Anecdotally, the 2015/16 season unsold grain estimates have been quoted as high as 25% – 30% state wide, which equates to around 3.7MMT. Add this to the increasing potential of new season production plus estimates of 2 MMT carry out from October 2016 and it plays right into the hand of the trade. Lots of supply, not much demand, hello Economics 101 !
This season we have seen a reduction in the number of forced sellers, ie; growers having to sell grain to realise income to pay down debt or bills. This is great news for agriculture, as the financial health is rebounding. However, do not become complacent. We have seen the market come off close to $40/t since the peaks during harvest. Not selling because you have your cash flow under control or not selling to reduce tax is potentially going to cost you more in the long run. It is not a plan.
For example, back in the middle of January you could have sold APW1 in Kwinana at $295/t. You did not sell because
1) It was not $300/t or
2) You did not need income in this financial year.
The tax saving equation is different for all businesses. However, you do need to consider the opportunity cost of both the target $300/t and the tax decisions. At the end of April, the Kwinana port price for APW1 was $275/t. This is a difference of $25/t. Would the savings you would have made from your tax be worth $25/t?
This is certainly a question you need to discuss with your accountant as early as possible after harvest.
Prices have now moved up $10-$15/t into mid-May which is certainly positive. This is due to a shortage of APW1 (strange I know) in the Kwinana zone and a couple of buyers requiring this grade for shipping before the end of June. They are actually paying less for deferred delivery and payment in July. Again this is something to consider when setting targets. The $AUD downward movement in the last month has also certainly helped this increase in cash pricing.
Do not rely on shipping slot shorts now or into the near future to give the market a $10 to $15/t spike, as seen in previous years prior to the introduction of the Long Term shipping Agreements (LTA’s). These spikes will not happen. You need to start thinking in terms of where the market really is at the moment. It is under pressure and upside from here will be limited.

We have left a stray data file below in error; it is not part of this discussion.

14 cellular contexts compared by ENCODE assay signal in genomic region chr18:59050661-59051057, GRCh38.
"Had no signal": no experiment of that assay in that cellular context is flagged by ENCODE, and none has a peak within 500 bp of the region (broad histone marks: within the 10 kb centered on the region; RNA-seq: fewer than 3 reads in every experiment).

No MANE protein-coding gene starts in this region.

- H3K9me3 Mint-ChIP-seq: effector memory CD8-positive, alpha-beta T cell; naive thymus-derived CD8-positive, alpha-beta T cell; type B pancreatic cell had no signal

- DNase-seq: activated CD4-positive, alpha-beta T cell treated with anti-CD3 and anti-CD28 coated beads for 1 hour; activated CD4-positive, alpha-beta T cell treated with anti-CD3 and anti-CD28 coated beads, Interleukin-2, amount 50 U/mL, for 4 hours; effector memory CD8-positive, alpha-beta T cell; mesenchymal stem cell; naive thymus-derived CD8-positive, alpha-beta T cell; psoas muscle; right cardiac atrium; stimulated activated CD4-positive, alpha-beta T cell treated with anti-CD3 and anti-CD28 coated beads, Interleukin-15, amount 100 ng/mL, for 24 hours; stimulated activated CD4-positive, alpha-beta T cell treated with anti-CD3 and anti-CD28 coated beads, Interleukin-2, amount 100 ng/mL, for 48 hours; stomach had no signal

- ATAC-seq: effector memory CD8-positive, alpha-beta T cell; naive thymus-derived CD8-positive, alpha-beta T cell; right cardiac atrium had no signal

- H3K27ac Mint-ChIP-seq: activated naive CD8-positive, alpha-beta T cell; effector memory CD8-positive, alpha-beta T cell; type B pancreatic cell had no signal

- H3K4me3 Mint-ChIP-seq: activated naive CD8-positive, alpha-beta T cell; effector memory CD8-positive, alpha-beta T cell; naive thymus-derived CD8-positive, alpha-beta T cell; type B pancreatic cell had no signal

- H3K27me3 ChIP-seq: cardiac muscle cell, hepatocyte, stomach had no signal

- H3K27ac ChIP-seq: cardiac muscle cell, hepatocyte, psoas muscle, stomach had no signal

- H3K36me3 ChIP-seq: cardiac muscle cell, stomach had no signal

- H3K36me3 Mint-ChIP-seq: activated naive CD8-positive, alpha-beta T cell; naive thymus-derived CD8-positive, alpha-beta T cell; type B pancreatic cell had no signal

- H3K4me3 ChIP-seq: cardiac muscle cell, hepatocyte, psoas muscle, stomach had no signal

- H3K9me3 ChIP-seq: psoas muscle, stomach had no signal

Income deferral scenario:
Post-harvest (December – January), your accountant advised all remaining grain income needs to be deferred until July. Firstly, be certain your accountant makes you aware of your accounting selection – Cash or Accrual and secondly, that grain sales to date have satisfied all cash flow requirements. Whilst currently you may not be a forced market seller, this doesn’t mean simply pricing the grain in July.
- What is your $/t saving by deferring tax? It may not be as much as you think.
- Cost of holding grain. What is the opportunity lost!
When looking at this chart in Figure 1, ask yourself – what is going to push prices back to above January levels? The $AUD or buyer demand? We don’t know what the $AUD will do but we can assume buyers have plenty of most grain grades to source.
It’s now time to review unsold grain target levels, in line with your average $/t grain sales to date and to bring them to realistic market levels. Given how market levels tracked last year, 50th percentile $/t average results are only achievable if you have had a good plan in place from early 2015. Be aware of where grades have peaked since January and also consider the differentials between zones.
And then there is 1617 season pricing to consider at all times too!
Figure 1; Best daily APW1 price all zones (Jan to May 2016)
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